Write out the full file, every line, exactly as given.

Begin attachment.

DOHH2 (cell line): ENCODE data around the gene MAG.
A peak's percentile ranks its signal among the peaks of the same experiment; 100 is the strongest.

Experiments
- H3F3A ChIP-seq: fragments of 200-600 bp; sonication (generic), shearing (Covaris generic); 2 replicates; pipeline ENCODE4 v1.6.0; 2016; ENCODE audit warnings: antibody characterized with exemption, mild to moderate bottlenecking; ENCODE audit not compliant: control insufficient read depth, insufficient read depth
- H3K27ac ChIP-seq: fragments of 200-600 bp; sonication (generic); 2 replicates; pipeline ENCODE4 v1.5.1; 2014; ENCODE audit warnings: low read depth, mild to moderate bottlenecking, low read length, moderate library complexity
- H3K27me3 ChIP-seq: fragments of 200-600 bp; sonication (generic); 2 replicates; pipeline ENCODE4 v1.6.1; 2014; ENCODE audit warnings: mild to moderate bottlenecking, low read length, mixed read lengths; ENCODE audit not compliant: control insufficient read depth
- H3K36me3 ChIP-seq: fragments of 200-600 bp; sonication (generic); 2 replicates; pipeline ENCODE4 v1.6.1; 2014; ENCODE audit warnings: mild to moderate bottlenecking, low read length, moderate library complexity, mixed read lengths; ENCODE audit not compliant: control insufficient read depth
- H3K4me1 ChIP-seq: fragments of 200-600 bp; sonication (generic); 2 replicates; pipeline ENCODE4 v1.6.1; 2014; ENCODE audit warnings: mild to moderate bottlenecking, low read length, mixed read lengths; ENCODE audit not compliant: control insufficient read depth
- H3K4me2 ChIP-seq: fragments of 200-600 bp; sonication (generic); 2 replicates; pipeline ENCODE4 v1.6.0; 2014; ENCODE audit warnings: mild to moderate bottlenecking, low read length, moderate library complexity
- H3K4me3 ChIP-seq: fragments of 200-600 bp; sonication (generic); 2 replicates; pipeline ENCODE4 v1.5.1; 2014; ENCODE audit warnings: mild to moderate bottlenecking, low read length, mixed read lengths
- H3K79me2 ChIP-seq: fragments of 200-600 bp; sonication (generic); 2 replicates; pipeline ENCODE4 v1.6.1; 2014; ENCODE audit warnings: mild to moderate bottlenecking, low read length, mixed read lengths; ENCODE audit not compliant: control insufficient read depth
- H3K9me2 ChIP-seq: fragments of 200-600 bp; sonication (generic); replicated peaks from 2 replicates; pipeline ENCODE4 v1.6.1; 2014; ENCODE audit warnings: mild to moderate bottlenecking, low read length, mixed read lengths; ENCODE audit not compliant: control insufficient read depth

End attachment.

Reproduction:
DOHH2 (cell line): ENCODE data around the gene MAG.
A peak's percentile ranks its signal among the peaks of the same experiment; 100 is the strongest.

Experiments
- H3F3A ChIP-seq: fragments of 200-600 bp; sonication (generic), shearing (Covaris generic); 2 replicates; pipeline ENCODE4 v1.6.0; 2016; ENCODE audit warnings: antibody characterized with exemption, mild to moderate bottlenecking; ENCODE audit not compliant: control insufficient read depth, insufficient read depth
- H3K27ac ChIP-seq: fragments of 200-600 bp; sonication (generic); 2 replicates; pipeline ENCODE4 v1.5.1; 2014; ENCODE audit warnings: low read depth, mild to moderate bottlenecking, low read length, moderate library complexity
- H3K27me3 ChIP-seq: fragments of 200-600 bp; sonication (generic); 2 replicates; pipeline ENCODE4 v1.6.1; 2014; ENCODE audit warnings: mild to moderate bottlenecking, low read length, mixed read lengths; ENCODE audit not compliant: control insufficient read depth
- H3K36me3 ChIP-seq: fragments of 200-600 bp; sonication (generic); 2 replicates; pipeline ENCODE4 v1.6.1; 2014; ENCODE audit warnings: mild to moderate bottlenecking, low read length, moderate library complexity, mixed read lengths; ENCODE audit not compliant: control insufficient read depth
- H3K4me1 ChIP-seq: fragments of 200-600 bp; sonication (generic); 2 replicates; pipeline ENCODE4 v1.6.1; 2014; ENCODE audit warnings: mild to moderate bottlenecking, low read length, mixed read lengths; ENCODE audit not compliant: control insufficient read depth
- H3K4me2 ChIP-seq: fragments of 200-600 bp; sonication (generic); 2 replicates; pipeline ENCODE4 v1.6.0; 2014; ENCODE audit warnings: mild to moderate bottlenecking, low read length, moderate library complexity
- H3K4me3 ChIP-seq: fragments of 200-600 bp; sonication (generic); 2 replicates; pipeline ENCODE4 v1.5.1; 2014; ENCODE audit warnings: mild to moderate bottlenecking, low read length, mixed read lengths
- H3K79me2 ChIP-seq: fragments of 200-600 bp; sonication (generic); 2 replicates; pipeline ENCODE4 v1.6.1; 2014; ENCODE audit warnings: mild to moderate bottlenecking, low read length, mixed read lengths; ENCODE audit not compliant: control insufficient read depth
- H3K9me2 ChIP-seq: fragments of 200-600 bp; sonication (generic); replicated peaks from 2 replicates; pipeline ENCODE4 v1.6.1; 2014; ENCODE audit warnings: mild to moderate bottlenecking, low read length, mixed read lengths; ENCODE audit not compliant: control insufficient read depth